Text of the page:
Microsoft has a large corporate recycling effort. Every office, every mail room, every kitchenette, every conference room has a recycling bin. The dining facilities earned Green Restaurant Certification, and there is a goal of making the cafeterias a zero-landfill facility by 2012. (Hey, that's this year!)

A few years ago, I found one room in my building that didn't have a recycling bin, and you'd think it'd be one of the rooms near the top of the list for needing one.

The room without a recycling bin was the copy machine room.

As a result, people were throwing their unwanted cover sheets and other paper waste into the regular garbage.

I decided to be somebody. I took a recycling bin from an unused office and moved it into the copy room.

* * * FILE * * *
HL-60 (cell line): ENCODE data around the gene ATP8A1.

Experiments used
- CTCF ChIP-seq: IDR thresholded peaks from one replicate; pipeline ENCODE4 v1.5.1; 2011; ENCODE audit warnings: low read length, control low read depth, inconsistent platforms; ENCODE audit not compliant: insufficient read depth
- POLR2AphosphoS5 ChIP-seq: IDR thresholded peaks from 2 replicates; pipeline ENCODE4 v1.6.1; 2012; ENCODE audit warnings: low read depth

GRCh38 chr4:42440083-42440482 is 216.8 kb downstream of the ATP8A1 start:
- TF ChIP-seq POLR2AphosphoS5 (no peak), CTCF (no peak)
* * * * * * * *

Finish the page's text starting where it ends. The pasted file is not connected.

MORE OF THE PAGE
Bonus recycling bin irony: For many years, each office had three recycling bins, each labeled for its intended contents: white paper, mixed paper, and aluminum cans. Improvements in automated sorting technology removed the need to separate these recyclables manually, and in 2008, all three recycling bins were replaced with a single recycle bin, which was labeled with the simple three-arrow recycling logo.

The irony is that Microsoft was going to toss all the old recycling bins into a landfill because they couldn't find anybody who wanted them.

Alert Microsoft employee Tom Roth found the right people in Building Facilities and got them to stop the trucks as they were about 100 feet from dumping 40,000 perfectly good plastic bins into a landfill. Tom's son Justin works in the recycling industry, and he used his contacts to get the word out, and soon requests for recycling bins were coming in from all over the state of Washington. It took three months, but they eventually found homes for all of the recycle bins.

Ironic disaster averted.